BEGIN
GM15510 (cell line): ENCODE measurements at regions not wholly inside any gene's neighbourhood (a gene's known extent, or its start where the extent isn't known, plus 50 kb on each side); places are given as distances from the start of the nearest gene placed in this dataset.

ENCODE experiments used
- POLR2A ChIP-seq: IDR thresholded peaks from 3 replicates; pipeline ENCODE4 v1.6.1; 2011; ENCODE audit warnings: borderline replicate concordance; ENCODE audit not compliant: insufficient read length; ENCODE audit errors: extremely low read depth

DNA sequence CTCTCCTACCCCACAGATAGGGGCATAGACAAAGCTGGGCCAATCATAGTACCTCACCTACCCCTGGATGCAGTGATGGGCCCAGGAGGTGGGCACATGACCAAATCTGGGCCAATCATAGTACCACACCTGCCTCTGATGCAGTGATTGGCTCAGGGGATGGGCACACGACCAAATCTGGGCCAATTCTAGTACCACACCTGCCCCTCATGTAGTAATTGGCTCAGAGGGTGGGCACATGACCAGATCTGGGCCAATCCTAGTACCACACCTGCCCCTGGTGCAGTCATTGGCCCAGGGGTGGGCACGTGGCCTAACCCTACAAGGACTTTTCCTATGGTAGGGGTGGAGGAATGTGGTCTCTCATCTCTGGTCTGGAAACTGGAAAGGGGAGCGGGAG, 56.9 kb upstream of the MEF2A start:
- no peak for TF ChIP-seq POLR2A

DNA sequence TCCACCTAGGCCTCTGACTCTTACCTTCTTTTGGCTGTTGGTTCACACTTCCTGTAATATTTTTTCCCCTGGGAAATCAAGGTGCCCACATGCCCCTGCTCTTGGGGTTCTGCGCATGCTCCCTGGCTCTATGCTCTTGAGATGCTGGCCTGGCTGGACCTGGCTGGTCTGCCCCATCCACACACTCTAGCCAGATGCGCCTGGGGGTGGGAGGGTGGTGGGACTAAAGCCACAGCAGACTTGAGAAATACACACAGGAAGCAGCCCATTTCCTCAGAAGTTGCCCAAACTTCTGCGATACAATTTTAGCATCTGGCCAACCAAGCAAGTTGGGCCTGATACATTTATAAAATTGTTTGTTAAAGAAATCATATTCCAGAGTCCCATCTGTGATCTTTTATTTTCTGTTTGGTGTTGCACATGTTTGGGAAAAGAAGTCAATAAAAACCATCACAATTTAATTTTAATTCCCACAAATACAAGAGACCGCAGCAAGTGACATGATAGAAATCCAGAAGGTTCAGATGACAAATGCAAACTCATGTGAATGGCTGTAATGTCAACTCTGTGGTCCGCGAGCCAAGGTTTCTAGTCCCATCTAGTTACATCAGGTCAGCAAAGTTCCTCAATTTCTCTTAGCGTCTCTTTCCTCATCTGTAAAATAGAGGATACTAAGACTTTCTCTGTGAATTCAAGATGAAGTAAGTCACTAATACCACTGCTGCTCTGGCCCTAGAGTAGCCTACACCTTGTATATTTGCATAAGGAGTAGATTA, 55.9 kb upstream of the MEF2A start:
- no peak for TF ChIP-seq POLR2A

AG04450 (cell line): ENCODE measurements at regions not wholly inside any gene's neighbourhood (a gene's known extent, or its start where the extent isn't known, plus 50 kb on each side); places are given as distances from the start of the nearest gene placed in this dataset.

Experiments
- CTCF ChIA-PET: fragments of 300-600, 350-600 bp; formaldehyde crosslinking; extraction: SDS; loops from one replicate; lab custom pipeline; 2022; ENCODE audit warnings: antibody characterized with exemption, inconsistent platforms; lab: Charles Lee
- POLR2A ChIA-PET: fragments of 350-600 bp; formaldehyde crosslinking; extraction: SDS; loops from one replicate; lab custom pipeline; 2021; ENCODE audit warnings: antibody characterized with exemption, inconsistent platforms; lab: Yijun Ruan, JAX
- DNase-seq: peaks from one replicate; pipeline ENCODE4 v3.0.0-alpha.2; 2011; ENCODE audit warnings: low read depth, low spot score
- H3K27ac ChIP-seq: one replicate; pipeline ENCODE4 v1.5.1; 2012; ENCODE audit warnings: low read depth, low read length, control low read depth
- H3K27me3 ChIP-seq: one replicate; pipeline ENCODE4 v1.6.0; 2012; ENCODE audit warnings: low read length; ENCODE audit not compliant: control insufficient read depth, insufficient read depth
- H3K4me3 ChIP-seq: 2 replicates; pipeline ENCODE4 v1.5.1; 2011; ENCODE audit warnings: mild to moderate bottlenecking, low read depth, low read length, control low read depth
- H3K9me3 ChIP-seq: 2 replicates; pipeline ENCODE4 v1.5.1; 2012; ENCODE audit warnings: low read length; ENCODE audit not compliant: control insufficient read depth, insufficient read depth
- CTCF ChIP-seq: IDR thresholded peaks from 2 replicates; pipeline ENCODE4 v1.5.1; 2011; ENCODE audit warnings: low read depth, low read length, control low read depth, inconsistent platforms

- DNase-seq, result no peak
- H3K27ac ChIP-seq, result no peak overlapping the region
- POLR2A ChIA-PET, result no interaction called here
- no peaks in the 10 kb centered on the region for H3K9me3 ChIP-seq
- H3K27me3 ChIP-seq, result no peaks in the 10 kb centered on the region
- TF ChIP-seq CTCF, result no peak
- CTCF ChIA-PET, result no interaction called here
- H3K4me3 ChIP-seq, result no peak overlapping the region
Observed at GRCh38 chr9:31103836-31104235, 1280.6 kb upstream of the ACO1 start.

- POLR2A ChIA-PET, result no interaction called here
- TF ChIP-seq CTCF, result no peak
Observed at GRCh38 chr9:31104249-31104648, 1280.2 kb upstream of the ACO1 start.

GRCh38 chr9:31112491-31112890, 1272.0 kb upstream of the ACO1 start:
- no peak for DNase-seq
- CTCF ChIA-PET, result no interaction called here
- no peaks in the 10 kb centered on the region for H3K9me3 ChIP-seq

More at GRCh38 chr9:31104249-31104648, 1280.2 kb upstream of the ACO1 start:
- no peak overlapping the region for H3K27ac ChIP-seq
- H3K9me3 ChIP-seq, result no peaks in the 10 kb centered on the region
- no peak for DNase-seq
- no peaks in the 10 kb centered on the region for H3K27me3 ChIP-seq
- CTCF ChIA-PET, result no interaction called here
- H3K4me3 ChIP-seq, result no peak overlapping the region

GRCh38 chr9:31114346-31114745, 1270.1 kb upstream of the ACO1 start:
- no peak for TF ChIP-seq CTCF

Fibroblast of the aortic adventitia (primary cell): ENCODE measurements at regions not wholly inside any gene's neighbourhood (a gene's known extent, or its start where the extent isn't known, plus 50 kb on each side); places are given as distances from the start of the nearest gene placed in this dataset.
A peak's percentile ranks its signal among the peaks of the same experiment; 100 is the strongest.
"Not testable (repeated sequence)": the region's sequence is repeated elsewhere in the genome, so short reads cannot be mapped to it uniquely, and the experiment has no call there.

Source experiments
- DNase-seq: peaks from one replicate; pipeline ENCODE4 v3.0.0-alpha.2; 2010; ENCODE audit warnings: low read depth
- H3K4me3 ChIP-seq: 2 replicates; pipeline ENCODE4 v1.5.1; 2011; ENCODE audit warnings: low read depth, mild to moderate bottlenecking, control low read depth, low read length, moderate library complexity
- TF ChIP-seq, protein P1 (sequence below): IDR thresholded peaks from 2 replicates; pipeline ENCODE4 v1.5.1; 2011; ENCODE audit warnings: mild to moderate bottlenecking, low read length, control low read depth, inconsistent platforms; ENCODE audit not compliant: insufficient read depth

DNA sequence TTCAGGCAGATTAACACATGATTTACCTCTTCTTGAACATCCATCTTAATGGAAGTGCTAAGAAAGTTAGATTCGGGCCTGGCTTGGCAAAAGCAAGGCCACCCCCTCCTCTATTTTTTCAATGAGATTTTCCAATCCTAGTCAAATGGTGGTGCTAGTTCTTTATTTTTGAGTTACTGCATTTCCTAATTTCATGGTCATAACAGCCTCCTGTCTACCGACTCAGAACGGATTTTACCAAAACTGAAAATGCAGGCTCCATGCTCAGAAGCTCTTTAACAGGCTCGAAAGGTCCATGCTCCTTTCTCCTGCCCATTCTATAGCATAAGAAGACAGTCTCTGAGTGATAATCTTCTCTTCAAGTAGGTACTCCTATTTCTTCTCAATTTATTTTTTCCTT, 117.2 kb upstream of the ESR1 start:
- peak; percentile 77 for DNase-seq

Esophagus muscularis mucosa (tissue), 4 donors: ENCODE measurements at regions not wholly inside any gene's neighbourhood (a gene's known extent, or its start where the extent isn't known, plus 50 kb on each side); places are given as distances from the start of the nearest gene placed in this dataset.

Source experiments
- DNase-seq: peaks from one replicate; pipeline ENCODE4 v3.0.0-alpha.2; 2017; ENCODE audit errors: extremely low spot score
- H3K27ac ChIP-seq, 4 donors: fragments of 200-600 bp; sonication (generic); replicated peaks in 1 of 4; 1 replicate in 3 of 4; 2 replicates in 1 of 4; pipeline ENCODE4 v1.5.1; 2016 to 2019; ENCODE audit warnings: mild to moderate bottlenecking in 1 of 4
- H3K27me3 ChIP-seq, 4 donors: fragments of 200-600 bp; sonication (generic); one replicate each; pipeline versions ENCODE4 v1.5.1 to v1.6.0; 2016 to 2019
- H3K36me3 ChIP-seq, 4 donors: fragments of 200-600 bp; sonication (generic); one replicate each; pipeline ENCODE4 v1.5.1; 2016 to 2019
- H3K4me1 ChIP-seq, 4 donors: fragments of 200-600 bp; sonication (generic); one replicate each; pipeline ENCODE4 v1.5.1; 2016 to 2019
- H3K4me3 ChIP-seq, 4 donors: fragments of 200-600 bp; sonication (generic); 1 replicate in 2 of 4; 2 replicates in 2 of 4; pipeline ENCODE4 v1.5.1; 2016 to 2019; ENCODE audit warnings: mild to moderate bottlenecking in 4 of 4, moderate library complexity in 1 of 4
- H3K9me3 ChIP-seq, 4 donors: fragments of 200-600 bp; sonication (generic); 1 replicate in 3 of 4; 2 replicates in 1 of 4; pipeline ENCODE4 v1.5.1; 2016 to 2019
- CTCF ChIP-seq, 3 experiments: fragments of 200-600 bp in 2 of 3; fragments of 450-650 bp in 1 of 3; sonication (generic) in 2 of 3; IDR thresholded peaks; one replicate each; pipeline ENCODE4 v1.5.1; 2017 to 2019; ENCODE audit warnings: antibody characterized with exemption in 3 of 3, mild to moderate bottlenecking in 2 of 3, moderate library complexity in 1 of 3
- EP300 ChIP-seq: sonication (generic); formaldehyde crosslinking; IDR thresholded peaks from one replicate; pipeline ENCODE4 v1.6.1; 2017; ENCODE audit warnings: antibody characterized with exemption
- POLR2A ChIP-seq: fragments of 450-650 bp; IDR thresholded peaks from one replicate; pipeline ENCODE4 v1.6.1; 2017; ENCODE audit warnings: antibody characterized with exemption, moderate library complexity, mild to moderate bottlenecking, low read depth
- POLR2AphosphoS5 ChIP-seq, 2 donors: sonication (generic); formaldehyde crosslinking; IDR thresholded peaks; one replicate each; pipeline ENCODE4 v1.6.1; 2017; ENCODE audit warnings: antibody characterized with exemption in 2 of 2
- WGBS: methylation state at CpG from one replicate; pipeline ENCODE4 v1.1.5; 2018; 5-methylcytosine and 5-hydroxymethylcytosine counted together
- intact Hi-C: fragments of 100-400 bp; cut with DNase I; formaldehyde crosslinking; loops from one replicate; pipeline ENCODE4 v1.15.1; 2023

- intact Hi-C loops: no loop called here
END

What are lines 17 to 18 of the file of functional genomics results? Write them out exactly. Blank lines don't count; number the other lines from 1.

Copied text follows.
- CTCF ChIP-seq: IDR thresholded peaks from 2 replicates; pipeline ENCODE4 v1.5.1; 2011; ENCODE audit warnings: low read depth, low read length, control low read depth, inconsistent platforms

- DNase-seq, result no peak